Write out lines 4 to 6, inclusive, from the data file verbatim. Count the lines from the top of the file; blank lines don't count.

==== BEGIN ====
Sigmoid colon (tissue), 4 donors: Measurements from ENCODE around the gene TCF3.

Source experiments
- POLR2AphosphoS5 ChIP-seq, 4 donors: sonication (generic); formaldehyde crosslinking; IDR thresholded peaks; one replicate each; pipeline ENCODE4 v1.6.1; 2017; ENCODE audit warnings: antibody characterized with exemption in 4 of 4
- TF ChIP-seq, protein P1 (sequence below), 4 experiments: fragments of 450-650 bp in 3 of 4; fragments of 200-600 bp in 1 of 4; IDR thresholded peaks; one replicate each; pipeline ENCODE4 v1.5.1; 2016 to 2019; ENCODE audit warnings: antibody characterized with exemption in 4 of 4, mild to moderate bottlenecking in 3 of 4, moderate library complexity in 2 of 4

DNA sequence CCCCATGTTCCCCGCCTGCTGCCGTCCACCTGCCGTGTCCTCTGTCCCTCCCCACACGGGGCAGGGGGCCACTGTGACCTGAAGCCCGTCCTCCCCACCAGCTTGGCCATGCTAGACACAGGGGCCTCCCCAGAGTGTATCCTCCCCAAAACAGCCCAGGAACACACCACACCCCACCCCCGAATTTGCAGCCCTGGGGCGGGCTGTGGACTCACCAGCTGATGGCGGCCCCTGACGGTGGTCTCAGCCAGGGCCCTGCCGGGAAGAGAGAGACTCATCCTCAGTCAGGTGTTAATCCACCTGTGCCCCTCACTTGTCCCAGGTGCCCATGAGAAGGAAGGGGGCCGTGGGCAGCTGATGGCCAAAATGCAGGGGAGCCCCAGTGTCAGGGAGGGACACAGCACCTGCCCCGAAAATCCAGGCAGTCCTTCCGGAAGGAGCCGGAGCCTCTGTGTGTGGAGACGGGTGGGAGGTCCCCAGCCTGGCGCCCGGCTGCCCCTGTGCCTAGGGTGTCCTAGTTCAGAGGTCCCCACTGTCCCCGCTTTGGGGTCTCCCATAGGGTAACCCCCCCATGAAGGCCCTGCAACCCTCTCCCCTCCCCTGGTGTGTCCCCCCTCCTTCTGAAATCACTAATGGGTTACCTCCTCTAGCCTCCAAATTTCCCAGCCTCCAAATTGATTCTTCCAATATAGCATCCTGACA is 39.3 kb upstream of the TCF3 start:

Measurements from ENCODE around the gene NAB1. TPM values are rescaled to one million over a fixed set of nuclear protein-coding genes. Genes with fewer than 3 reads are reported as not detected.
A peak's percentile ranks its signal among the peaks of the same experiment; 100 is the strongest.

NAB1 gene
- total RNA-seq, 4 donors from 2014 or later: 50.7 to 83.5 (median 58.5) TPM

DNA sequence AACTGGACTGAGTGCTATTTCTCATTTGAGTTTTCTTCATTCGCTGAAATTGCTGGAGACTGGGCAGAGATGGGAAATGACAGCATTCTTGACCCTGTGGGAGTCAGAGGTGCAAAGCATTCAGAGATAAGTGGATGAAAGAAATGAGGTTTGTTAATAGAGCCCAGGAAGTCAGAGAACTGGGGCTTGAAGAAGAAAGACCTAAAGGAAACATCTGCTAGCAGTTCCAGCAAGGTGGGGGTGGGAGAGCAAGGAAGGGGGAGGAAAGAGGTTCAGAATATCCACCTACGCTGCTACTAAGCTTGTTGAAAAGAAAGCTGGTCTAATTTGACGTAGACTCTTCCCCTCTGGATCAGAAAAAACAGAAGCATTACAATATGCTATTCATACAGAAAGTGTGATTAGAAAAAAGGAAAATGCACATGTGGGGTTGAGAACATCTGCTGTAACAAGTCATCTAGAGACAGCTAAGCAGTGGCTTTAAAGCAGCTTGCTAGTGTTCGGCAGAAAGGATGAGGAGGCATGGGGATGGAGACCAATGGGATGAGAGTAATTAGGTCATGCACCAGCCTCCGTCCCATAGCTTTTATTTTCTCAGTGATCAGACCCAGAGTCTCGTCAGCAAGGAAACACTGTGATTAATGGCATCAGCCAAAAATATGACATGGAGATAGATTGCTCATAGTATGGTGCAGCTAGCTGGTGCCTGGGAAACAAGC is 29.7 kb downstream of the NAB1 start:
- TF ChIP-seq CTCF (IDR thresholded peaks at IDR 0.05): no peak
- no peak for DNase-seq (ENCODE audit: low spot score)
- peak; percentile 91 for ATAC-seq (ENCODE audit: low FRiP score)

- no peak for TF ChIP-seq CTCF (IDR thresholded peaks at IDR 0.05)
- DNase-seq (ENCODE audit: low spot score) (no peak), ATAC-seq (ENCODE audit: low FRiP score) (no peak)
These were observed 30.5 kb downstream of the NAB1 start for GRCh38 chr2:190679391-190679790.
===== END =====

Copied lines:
- TF ChIP-seq, protein P1 (sequence below), 4 experiments: fragments of 450-650 bp in 3 of 4; fragments of 200-600 bp in 1 of 4; IDR thresholded peaks; one replicate each; pipeline ENCODE4 v1.5.1; 2016 to 2019; ENCODE audit warnings: antibody characterized with exemption in 4 of 4, mild to moderate bottlenecking in 3 of 4, moderate library complexity in 2 of 4

DNA sequence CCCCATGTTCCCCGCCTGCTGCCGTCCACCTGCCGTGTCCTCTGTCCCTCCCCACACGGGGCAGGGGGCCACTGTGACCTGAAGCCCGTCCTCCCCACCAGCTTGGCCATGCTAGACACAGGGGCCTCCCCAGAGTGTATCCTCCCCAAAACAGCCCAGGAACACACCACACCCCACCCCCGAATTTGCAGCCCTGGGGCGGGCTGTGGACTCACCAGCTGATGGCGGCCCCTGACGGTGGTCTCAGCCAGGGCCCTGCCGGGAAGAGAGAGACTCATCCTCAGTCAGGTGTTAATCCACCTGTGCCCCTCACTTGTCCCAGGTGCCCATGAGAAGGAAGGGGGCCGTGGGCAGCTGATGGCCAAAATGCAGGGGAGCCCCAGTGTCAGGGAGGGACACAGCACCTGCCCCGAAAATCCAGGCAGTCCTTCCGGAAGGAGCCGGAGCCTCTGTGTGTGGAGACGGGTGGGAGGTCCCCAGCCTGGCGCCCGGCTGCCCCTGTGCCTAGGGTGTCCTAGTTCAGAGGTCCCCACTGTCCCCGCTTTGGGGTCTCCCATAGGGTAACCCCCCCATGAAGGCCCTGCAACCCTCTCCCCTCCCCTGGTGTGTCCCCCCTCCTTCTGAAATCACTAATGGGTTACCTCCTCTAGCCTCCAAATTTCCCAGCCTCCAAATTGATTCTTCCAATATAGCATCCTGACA is 39.3 kb upstream of the TCF3 start:

Measurements from ENCODE around the gene NAB1. TPM values are rescaled to one million over a fixed set of nuclear protein-coding genes. Genes with fewer than 3 reads are reported as not detected.